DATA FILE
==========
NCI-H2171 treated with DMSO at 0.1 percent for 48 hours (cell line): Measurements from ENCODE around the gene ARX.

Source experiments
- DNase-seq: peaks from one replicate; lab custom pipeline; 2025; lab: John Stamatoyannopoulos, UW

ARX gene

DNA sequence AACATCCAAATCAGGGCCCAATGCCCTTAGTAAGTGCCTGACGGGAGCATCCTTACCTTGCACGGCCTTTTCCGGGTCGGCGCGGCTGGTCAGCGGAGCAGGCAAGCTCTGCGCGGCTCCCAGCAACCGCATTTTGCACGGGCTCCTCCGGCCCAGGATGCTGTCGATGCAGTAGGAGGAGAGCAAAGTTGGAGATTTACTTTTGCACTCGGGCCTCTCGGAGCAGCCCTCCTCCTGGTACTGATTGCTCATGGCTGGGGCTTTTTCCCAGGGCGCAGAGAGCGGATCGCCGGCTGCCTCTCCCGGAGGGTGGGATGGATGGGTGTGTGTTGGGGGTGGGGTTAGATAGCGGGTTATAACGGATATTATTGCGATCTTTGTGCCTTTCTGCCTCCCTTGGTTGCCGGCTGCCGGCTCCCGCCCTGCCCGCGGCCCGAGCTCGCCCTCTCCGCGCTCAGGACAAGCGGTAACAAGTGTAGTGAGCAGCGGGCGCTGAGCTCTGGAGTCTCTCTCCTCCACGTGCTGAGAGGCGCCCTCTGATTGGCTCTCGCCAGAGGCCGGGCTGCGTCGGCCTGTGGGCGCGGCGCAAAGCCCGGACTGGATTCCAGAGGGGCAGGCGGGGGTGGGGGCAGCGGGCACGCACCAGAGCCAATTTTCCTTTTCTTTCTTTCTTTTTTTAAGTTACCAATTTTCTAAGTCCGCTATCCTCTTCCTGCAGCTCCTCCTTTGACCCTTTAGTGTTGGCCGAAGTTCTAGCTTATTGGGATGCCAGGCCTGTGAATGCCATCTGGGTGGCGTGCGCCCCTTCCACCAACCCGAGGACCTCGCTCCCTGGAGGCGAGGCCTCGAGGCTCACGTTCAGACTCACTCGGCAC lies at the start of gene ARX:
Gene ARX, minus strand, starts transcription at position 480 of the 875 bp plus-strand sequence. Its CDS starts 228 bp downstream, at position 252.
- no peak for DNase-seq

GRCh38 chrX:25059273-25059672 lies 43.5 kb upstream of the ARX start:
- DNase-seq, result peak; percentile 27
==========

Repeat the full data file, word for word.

NCI-H2171 treated with DMSO at 0.1 percent for 48 hours (cell line): Measurements from ENCODE around the gene ARX.

Source experiments
- DNase-seq: peaks from one replicate; lab custom pipeline; 2025; lab: John Stamatoyannopoulos, UW

ARX gene

DNA sequence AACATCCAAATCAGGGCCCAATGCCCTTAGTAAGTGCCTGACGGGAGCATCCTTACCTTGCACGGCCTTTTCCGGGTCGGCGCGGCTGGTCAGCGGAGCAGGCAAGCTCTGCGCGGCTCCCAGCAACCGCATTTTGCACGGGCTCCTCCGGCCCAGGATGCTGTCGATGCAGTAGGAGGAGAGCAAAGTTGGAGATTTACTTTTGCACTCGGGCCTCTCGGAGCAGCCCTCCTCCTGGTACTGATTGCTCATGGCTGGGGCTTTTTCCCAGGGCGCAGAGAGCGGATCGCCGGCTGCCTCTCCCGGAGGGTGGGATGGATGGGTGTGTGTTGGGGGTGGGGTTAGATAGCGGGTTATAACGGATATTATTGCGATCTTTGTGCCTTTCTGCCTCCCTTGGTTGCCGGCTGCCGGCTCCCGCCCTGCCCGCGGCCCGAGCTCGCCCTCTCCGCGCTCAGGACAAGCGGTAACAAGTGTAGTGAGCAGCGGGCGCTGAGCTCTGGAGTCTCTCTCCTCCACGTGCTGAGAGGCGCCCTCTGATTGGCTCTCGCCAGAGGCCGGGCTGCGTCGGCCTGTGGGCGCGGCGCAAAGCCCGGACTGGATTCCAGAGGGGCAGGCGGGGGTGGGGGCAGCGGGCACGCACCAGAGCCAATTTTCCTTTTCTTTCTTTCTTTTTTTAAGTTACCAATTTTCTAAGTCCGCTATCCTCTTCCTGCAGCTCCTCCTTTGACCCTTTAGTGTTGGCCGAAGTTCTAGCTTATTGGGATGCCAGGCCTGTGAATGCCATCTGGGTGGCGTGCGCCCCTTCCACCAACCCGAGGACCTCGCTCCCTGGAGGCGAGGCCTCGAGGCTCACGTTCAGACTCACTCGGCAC lies at the start of gene ARX:
Gene ARX, minus strand, starts transcription at position 480 of the 875 bp plus-strand sequence. Its CDS starts 228 bp downstream, at position 252.
- no peak for DNase-seq

GRCh38 chrX:25059273-25059672 lies 43.5 kb upstream of the ARX start:
- DNase-seq, result peak; percentile 27